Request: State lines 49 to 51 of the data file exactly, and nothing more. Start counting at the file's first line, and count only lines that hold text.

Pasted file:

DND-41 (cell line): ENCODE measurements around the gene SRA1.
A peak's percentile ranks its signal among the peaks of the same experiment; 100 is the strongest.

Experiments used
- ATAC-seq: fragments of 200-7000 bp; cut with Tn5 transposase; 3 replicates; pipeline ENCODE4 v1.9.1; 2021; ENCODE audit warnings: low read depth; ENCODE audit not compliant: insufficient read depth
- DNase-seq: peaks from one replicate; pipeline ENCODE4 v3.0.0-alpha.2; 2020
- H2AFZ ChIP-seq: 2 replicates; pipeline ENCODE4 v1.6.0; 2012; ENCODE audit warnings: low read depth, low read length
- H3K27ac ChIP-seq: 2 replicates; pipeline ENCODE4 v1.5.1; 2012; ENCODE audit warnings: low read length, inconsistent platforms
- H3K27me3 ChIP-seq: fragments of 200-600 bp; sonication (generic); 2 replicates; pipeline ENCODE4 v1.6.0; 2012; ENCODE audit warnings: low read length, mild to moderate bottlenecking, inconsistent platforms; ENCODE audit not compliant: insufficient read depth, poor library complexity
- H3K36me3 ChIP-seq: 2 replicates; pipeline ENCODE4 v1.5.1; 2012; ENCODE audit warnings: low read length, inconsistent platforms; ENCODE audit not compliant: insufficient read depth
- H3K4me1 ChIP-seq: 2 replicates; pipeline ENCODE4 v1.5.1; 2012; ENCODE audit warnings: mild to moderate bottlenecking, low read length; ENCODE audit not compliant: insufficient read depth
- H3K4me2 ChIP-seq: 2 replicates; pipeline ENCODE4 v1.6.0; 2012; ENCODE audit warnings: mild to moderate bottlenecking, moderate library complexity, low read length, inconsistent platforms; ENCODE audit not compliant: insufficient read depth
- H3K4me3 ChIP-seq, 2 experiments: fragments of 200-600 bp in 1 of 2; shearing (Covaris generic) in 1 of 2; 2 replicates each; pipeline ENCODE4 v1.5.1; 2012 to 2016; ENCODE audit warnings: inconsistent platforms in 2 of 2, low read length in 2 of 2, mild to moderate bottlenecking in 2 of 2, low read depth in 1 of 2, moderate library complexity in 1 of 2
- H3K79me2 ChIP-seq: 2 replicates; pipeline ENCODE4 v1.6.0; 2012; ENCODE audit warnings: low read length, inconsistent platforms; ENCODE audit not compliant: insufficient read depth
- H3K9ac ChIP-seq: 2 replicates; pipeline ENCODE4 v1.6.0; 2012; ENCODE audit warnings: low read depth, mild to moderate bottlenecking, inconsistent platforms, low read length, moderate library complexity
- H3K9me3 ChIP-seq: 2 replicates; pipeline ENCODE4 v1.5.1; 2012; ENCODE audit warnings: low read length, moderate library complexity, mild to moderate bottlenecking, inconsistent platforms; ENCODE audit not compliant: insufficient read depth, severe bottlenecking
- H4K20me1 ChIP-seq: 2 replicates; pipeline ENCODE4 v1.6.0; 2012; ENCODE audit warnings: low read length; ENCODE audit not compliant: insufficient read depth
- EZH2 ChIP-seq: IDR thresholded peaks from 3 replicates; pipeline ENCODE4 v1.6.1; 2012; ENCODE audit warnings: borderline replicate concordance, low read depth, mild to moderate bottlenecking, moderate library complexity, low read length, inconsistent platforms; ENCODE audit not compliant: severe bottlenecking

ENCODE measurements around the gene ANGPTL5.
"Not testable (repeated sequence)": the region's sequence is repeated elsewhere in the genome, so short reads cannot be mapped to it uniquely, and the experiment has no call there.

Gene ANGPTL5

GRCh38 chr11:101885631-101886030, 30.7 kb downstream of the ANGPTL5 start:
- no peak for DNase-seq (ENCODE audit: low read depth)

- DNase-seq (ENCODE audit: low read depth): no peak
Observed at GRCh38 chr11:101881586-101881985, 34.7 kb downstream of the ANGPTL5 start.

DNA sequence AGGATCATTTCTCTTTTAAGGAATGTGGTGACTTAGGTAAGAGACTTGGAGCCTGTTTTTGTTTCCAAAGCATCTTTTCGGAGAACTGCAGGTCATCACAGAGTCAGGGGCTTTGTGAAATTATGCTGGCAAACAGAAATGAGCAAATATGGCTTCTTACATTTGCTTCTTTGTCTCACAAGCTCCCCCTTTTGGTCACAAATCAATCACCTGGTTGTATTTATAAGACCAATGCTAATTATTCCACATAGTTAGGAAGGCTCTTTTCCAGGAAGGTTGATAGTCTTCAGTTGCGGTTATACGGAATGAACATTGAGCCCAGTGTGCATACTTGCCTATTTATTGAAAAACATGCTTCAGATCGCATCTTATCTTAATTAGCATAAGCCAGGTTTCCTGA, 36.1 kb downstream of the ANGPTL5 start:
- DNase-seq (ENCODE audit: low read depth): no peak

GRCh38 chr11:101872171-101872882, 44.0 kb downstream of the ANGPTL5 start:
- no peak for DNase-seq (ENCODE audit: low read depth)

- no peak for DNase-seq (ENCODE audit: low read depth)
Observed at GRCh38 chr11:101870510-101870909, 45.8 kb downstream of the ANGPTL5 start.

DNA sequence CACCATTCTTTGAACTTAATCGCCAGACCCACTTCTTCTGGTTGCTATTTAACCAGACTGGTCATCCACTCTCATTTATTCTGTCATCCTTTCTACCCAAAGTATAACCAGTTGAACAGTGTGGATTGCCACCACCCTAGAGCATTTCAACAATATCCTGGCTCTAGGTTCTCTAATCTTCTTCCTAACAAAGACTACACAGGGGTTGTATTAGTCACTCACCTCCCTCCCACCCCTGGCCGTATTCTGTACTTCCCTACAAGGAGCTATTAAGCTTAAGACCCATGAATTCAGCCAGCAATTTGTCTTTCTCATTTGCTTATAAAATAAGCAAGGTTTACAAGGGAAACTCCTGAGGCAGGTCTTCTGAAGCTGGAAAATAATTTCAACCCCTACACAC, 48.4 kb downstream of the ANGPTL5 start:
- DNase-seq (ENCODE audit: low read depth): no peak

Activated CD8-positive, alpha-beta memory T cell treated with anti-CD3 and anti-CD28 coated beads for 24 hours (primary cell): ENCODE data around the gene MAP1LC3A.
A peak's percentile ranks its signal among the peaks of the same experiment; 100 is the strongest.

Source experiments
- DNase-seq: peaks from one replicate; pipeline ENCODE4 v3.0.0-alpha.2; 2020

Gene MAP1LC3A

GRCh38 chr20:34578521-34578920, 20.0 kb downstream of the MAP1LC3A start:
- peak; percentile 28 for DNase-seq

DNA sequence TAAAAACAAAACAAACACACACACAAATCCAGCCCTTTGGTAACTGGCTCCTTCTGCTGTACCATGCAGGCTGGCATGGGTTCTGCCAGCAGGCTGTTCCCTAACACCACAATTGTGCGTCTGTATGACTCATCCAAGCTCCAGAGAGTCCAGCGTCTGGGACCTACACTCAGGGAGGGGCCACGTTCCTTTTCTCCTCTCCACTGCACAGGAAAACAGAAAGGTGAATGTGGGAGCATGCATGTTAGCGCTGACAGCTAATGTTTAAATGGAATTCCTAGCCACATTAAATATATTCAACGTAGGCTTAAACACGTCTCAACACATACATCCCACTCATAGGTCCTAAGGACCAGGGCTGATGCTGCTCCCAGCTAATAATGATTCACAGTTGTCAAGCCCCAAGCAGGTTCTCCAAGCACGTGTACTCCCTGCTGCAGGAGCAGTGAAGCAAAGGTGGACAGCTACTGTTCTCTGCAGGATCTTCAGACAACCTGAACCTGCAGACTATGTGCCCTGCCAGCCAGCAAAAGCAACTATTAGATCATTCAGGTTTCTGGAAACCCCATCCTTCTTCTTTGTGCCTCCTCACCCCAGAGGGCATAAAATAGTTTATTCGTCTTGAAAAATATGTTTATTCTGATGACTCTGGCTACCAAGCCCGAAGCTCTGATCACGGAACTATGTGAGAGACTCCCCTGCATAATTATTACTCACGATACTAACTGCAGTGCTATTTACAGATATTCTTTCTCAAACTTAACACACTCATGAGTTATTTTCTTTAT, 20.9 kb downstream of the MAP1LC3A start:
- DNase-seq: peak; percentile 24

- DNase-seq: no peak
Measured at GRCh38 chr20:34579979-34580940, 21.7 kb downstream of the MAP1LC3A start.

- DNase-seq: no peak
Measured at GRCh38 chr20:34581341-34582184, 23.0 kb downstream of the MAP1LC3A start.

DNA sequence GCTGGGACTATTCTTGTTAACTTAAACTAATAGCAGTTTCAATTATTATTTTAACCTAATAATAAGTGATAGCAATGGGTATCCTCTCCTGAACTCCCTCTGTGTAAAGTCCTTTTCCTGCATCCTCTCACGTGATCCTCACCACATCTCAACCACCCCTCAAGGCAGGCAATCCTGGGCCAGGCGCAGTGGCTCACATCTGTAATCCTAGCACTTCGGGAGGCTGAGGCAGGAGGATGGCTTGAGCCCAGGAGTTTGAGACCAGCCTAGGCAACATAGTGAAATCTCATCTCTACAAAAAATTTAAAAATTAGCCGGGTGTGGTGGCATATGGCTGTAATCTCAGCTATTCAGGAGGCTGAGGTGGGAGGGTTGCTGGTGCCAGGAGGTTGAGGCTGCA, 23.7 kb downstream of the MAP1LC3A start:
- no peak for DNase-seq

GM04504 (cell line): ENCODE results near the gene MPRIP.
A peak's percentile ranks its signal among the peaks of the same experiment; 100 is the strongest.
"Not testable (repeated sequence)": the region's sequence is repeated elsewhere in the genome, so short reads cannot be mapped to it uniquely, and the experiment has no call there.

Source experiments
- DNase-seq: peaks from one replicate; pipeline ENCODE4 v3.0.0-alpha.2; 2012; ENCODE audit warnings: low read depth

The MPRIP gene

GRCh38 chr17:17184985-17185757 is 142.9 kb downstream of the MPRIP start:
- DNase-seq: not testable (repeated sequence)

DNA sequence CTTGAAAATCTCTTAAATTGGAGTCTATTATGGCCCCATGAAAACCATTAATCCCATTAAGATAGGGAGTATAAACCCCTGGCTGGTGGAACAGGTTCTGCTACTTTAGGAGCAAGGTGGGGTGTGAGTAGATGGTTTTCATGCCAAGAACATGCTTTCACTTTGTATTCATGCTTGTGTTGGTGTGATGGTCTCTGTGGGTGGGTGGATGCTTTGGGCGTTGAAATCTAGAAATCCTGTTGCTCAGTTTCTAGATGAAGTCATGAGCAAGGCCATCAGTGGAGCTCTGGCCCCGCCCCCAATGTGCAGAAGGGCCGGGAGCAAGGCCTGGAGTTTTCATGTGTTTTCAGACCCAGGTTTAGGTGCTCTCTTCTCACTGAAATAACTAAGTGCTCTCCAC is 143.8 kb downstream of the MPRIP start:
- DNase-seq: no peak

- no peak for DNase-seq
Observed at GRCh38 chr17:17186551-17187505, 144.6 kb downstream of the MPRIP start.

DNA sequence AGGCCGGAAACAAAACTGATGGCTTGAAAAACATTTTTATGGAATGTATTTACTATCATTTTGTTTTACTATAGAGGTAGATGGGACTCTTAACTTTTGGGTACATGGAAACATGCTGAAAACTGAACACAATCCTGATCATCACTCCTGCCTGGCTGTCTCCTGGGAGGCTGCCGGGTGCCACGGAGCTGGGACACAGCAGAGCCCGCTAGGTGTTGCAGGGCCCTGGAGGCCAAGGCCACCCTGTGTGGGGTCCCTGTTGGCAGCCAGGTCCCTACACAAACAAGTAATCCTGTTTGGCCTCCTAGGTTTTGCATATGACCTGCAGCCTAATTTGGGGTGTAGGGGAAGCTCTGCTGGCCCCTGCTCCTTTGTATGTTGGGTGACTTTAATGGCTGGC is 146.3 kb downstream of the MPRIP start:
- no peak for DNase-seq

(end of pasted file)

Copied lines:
A peak's percentile ranks its signal among the peaks of the same experiment; 100 is the strongest.
"Not testable (repeated sequence)": the region's sequence is repeated elsewhere in the genome, so short reads cannot be mapped to it uniquely, and the experiment has no call there.

Source experiments